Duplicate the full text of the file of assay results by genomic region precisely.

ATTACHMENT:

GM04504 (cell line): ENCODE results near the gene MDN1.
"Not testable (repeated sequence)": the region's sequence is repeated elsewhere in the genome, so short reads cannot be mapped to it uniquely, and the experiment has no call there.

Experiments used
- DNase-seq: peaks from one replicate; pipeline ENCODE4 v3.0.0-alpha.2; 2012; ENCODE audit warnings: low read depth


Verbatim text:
GM04504 (cell line): ENCODE results near the gene MDN1.
"Not testable (repeated sequence)": the region's sequence is repeated elsewhere in the genome, so short reads cannot be mapped to it uniquely, and the experiment has no call there.

Experiments used
- DNase-seq: peaks from one replicate; pipeline ENCODE4 v3.0.0-alpha.2; 2012; ENCODE audit warnings: low read depth